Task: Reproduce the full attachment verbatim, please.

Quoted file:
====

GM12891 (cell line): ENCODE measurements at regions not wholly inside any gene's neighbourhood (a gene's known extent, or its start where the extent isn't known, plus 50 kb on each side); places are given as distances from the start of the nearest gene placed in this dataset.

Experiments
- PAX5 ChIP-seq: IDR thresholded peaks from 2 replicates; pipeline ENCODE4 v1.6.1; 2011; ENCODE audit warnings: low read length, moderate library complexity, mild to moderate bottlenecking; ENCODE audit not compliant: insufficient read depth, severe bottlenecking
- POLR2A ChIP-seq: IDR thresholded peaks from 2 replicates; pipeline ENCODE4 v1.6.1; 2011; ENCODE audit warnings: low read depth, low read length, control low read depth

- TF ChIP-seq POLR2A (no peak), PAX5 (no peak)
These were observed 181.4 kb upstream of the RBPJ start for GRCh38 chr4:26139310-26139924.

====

GM12891 (cell line): ENCODE measurements at regions not wholly inside any gene's neighbourhood (a gene's known extent, or its start where the extent isn't known, plus 50 kb on each side); places are given as distances from the start of the nearest gene placed in this dataset.

Experiments
- PAX5 ChIP-seq: IDR thresholded peaks from 2 replicates; pipeline ENCODE4 v1.6.1; 2011; ENCODE audit warnings: low read length, moderate library complexity, mild to moderate bottlenecking; ENCODE audit not compliant: insufficient read depth, severe bottlenecking
- POLR2A ChIP-seq: IDR thresholded peaks from 2 replicates; pipeline ENCODE4 v1.6.1; 2011; ENCODE audit warnings: low read depth, low read length, control low read depth

- TF ChIP-seq POLR2A (no peak), PAX5 (no peak)
These were observed 181.4 kb upstream of the RBPJ start for GRCh38 chr4:26139310-26139924.